Really, any Christian who knows his Bible should see the problem with all of the assuming that is going on here (leading quickly to slander - perhaps unintentional - which is what your "undercover" comment amounts to).

I hope you can now see what I meant by "Pharisaical."

Blessings,
Derek

Godismyjudge said...

Derek,

Here's the statement of mine you objected to:

"Blaine actually taught contrary to his churches doctrine, undercover, to kids."

You also asked me "Exactly which part of Blaine's account do you have a problem with?" Here's Blaine's statement where where I got my statement from. My comments in brackets.

"Just yesterday I was teaching (in my A/G church) my high school class [to kids] the Scriptural truths about God's sovereignty in salvation. I cleverly did not use the terms "unconditional election" or "Calvinism." [Undercover and contrary to his Church's doctrine]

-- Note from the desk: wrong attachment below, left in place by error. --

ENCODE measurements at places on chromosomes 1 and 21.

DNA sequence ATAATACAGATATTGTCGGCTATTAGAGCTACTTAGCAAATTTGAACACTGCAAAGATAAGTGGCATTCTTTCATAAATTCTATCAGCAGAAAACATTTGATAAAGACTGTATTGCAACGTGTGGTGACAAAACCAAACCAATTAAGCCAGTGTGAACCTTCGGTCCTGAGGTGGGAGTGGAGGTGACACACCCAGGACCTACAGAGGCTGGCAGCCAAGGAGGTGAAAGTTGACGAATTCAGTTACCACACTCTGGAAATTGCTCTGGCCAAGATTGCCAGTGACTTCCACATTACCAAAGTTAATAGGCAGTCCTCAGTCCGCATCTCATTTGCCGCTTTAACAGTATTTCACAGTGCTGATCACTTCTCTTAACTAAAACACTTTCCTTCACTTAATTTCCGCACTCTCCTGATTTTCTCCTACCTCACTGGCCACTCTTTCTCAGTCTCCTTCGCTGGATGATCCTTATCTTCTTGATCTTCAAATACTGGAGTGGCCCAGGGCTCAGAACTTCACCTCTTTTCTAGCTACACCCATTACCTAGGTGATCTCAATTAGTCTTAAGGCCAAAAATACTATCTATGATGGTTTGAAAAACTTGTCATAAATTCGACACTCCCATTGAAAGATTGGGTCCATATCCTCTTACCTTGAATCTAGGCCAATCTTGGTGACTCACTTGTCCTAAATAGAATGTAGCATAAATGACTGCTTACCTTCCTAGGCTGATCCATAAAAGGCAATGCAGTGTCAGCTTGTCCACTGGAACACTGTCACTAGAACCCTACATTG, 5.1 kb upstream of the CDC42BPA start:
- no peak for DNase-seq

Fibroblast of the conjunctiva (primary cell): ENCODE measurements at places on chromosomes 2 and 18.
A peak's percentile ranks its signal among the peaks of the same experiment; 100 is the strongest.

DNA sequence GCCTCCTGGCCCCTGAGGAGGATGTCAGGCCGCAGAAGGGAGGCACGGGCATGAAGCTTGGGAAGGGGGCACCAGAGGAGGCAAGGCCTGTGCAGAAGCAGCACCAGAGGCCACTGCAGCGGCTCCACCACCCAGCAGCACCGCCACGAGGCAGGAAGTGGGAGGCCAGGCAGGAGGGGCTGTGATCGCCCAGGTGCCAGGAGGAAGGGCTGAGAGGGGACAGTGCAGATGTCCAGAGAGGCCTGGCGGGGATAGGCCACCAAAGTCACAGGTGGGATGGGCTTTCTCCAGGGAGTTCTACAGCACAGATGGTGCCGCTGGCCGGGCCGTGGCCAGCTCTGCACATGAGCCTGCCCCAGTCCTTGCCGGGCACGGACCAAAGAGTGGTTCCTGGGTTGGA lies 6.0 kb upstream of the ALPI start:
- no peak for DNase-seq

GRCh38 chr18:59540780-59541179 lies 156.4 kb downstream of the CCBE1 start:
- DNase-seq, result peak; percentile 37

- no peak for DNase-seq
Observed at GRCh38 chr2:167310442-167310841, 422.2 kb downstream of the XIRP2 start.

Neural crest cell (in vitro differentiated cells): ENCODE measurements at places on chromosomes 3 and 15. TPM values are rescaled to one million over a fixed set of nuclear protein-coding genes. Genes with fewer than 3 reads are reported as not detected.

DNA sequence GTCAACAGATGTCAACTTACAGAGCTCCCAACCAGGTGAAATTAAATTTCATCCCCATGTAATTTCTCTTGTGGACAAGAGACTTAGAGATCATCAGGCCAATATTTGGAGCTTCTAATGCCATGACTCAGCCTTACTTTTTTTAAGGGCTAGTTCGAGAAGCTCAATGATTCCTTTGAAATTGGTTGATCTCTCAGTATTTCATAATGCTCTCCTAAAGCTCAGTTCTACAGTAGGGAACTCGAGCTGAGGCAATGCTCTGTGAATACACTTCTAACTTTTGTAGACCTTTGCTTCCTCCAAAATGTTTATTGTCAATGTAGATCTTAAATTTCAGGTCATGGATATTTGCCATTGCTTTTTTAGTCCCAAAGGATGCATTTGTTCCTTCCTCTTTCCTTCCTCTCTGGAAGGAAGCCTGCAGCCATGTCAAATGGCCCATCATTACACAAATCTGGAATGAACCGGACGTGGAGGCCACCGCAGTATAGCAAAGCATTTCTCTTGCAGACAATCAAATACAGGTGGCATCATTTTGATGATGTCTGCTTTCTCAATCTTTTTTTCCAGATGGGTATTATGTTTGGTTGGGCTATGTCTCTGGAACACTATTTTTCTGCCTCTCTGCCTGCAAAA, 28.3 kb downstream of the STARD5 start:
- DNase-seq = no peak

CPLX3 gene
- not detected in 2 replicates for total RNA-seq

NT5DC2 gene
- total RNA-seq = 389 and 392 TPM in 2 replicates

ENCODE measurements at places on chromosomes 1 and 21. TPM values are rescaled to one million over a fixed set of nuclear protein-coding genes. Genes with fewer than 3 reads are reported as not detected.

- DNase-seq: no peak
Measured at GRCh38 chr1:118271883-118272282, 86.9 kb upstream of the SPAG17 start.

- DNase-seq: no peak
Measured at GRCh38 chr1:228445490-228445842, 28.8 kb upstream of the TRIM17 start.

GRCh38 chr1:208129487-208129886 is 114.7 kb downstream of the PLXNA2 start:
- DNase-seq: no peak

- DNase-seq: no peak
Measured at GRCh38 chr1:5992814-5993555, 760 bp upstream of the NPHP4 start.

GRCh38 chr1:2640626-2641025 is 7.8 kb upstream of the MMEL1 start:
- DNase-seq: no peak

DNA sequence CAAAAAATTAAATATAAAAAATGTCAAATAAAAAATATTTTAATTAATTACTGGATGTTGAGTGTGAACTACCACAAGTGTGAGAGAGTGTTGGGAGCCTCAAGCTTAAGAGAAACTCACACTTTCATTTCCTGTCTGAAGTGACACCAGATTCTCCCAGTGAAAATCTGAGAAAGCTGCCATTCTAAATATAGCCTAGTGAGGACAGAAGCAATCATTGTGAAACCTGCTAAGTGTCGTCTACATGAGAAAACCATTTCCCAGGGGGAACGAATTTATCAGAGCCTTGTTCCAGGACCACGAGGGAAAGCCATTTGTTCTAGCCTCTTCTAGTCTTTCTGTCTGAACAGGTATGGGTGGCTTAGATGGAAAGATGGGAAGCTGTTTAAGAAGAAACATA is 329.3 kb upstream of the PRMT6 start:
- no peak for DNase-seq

Now you and he say he was just teaching scripture. But scripture does not say foreknow does not mean foreknowledge or that unconditional election and human freedom cannot be understood. In this specific case, it's highly relevant that his Church's bylaws forbidding it's ministers to teach the impossibility of apostasy, which ends up contradicting the notion of unconditional election.

Even if his pastor were there (and I have no reason to think he was), what he did was still undercover. Even if the pastor told him to do it, Blaine would minimally still need to disclose that what he was saying is contrary to his church's doctrine. Omitting "Calvinism" and "unconditional election" and doing it "cleverly" are just aggravating factors in this case.